As of June 1 this year, German employers will be required by law to provide staff insight into coworkers' salaries. A new piece of legislation gives employees the option to request higher pay if they feel unfairly compensated.
Under the new law, companies with more than 200 employees are required to reveal information about the company's salary structures, the criteria on which an employee's performance is judged, and where they stand in comparison to colleagues, to employees who demand it.
Additionally, companies with more than 500 employees must publish regular updates on their salary structures to show they're complying with rules on equal pay.
The German minister for family and women's affairs, Manuela Schwesig, feels the new law contributes to achieving equal pay for equal work. "I'm convinced in the long run this new law will trigger a culture change within companies and organisations and the taboo on talking about money will be broken," she told the Zeit Online.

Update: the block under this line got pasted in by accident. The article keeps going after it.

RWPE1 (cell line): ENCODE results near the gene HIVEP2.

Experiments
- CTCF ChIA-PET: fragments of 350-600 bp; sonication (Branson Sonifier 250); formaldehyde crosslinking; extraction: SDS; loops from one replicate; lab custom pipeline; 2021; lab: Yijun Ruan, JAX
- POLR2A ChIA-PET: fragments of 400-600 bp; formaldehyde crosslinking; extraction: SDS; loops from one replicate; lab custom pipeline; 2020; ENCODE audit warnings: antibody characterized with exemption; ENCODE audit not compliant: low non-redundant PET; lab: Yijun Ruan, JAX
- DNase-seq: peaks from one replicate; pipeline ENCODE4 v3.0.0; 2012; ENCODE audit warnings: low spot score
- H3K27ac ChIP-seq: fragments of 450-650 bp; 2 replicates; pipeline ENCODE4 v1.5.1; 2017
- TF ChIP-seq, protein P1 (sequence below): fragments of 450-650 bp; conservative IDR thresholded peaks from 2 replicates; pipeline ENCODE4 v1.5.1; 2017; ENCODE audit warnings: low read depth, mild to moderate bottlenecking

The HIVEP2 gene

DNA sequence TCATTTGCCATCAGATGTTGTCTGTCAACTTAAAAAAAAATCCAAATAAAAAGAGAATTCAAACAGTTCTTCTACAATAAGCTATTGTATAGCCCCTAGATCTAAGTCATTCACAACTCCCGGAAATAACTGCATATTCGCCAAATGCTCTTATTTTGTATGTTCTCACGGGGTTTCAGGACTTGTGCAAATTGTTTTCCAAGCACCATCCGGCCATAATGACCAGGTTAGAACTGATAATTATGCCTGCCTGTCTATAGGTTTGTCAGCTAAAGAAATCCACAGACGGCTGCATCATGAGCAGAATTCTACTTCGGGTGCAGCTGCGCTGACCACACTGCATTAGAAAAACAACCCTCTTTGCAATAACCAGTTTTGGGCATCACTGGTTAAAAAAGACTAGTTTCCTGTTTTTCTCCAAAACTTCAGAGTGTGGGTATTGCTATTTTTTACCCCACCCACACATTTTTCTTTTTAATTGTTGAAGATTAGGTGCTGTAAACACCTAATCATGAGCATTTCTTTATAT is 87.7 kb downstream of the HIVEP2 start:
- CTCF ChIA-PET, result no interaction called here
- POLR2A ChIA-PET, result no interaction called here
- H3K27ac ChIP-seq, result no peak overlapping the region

Some critics argue that the right to access colleagues' salary information will lead to envy and discontent in the workplace. Additionally, they fear the law will stand in the way of rewarding individual performance. "At some point we will arrive at a socialist cover-all standard wage with no motivation to perform," leader of the German association of family enterprises, Lutz Goebel, told The Times.
On average, women in Germany earn 21% less than men. Even when comparing like with like and taking into account factors such as working part-time and working in lower paid industries, a wage gap of 6 to 7% remains.
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